Dress Codes For Teachers?
Some Florida schools are having to address the problem of teachers who are baring a little too much skin, piercings, or other body
LAND O'LAKES - Remember all the hullaballoo last summer about whether Pasco County teachers wore appropriate clothes to school?Maybe it would be a good idea if those who wanted to be treated as "professionals" dressed professionally.
Well, never mind.
A committee of teachers and administrators convened by superintendent Heather Fiorentino, who identified the issue as a problem, completed its review of teacher dress Thursday by deciding that there really is no problem.
The group agreed that attire matters, even suggesting that it deserves a prominent mention in new teacher training. But it deemed the district's current policy, which says the staff should dress in a manner that "will add dignity to the educational profession," as quite sufficient.
"The data speaks. Eighty to 90 percent say everything is fine. For the 10 percent problem the principal can handle it. I think it's overkill" to do more, said Clara Craig, a teacher at Pine View Elementary School.
A survey of principals showed that 82 percent had few to no instances of teachers dressed inappropriately. A survey of employees showed that 97 percent thought the majority of employees dress appropriately.
Some members said campus visits turned up very few examples of "too low, too short, too tight," and those were handled successfully by the principal under the current rules.
The only area where they sought to add some consistency dealt not with clothing, but with body piercings and tattoos. The group recommended that the School Board restrict visible piercings, except earrings, and possibly visible tattoos.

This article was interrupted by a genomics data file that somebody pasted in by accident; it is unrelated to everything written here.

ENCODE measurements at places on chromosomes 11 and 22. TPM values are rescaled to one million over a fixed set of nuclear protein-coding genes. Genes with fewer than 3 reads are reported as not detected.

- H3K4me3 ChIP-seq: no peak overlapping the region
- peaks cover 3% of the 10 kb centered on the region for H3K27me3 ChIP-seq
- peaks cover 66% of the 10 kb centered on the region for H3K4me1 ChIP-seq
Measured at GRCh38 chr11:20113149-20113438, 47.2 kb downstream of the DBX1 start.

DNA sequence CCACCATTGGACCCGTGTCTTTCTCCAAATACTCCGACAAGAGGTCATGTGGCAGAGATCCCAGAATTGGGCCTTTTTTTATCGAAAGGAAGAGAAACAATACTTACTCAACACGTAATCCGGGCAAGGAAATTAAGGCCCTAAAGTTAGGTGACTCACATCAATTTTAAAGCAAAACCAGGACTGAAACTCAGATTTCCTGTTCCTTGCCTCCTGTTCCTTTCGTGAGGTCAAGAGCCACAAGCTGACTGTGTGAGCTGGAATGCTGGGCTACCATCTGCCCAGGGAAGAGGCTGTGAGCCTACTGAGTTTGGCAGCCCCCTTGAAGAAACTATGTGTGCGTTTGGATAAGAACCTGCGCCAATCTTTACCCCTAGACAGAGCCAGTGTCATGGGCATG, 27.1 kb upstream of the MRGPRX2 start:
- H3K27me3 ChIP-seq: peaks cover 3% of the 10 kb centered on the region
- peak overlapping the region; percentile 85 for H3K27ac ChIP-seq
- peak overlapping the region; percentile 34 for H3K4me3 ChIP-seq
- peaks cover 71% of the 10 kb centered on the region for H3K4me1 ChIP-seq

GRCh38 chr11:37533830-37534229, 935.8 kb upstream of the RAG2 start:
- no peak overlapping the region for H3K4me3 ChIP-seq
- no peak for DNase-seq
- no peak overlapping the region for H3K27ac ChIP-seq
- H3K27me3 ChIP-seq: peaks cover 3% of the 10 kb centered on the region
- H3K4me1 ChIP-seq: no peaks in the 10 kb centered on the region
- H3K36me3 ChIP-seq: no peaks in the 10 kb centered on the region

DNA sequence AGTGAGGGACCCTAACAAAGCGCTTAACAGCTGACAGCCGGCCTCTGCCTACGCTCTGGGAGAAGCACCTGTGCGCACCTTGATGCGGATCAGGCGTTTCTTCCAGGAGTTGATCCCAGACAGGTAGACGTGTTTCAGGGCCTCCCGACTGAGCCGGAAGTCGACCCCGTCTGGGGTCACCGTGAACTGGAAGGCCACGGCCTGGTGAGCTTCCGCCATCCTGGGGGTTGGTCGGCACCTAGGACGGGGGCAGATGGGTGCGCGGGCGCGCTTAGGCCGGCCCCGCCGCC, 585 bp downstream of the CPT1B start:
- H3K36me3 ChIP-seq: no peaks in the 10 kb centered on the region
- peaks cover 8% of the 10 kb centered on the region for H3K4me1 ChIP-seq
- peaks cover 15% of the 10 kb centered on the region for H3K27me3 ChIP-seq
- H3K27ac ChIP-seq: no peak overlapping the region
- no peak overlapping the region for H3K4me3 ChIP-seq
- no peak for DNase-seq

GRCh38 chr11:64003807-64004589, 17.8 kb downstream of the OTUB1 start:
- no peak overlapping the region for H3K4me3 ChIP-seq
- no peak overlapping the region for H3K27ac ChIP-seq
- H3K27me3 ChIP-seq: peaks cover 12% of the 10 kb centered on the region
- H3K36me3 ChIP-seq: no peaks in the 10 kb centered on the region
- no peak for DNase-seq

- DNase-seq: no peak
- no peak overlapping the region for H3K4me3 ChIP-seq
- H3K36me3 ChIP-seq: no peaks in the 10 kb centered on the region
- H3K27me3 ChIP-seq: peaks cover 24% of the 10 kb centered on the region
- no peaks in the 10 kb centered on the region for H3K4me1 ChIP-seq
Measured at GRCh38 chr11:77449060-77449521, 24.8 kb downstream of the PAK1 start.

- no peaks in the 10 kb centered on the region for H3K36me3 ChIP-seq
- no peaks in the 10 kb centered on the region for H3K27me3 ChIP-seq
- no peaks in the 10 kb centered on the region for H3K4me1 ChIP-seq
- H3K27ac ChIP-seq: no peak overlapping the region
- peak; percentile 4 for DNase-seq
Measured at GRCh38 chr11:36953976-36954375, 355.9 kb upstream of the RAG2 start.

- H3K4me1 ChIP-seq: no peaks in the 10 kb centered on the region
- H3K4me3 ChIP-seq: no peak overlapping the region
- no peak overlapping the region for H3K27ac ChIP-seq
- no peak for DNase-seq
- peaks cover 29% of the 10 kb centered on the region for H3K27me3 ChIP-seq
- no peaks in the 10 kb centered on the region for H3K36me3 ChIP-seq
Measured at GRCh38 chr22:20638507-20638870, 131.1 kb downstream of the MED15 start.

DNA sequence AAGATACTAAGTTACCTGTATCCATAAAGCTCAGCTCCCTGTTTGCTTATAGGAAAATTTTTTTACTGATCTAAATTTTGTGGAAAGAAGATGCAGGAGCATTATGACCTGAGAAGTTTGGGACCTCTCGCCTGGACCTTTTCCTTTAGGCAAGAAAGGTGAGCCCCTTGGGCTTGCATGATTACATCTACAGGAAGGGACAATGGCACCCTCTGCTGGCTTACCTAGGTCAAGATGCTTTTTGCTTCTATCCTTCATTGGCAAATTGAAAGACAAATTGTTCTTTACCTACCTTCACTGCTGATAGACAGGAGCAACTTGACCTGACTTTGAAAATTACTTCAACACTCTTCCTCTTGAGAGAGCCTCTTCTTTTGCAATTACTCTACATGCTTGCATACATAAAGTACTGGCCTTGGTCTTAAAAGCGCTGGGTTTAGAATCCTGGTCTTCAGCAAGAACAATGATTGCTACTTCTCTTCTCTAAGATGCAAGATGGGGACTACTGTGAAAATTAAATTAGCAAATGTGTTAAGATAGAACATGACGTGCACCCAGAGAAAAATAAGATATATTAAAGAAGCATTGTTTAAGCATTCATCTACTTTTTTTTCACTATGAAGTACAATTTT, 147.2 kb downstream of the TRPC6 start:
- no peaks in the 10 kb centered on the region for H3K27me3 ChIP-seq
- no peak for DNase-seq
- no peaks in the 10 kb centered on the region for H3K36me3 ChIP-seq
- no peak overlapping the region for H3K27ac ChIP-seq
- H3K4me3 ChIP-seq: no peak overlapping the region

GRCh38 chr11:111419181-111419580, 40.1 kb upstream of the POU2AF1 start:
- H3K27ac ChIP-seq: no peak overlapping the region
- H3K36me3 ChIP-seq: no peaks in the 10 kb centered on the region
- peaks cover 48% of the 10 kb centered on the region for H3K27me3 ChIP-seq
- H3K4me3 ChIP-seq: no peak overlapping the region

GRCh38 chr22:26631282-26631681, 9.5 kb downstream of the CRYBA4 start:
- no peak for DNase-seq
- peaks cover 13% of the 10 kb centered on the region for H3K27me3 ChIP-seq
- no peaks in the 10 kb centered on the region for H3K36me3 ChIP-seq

Members hashed out the issue, talking about whether tighter rules would be legally defensible and noting that whatever is done would affect men and women equally. In the end, though, they deemed additional rules on piercings, much more than clothing, as worthy of board consideration.
"The parent expects the teacher to act as a role model," Land O'Lakes High School principal Monica Ilse said. "They don't want their children to get piercings, and yet the teacher has piercings."
Otherwise, the committee recommended leaving things as is, asking each school to work out professional appearance guidelines rather than pushing for a district-level dress code.
"Any school, if you get your staff to buy in at the school level, it really seems to (work better) than if it's coming from any outside source. So I like the idea," said Chris Christoff, principal at Seven Springs Middle School.
The idea raised some concerns for Irene Brown, a teacher who travels among several schools. She worried that different schools could have variations, making it tough for her to know what to wear. She thought a separate standard for traveling teachers might be helpful.
Others suggested that communication with the principal, rather than a written policy, ought to smooth things out. That's where they left the matter.
Teacher dress became a flash point last summer, when Fiorentino said she thought too many teachers were making poor clothing choices. She pressed to add more policy details about exactly what proper attire means.
School Board members said at the time that they thought problem teachers should get individual attention, and encoding a list of clothing dos and don'ts would be unnecessary. Many teachers also complained.
"I think they were kind of angered. They didn't see it as being a big issue," union vice president Frank Roder explained Thursday.
The superintendent moved ahead with the committee nonetheless.
Committee members met three times over six months and discussed what they saw in the district and compared it with other school districts and local businesses.
They tried to be comprehensive, even as many thought it an unnecessary activity.
Still, several admitted, the attention paid to teachers' dress did have an effect.
"I have noticed that teachers do dress up more now than they did at the beginning of the year," said Pam Campbell, who teaches at Woodland Elementary and swears by her open-toed Birkenstock sandals, which might have been banned under the guidelines that initially came out nearly a year ago.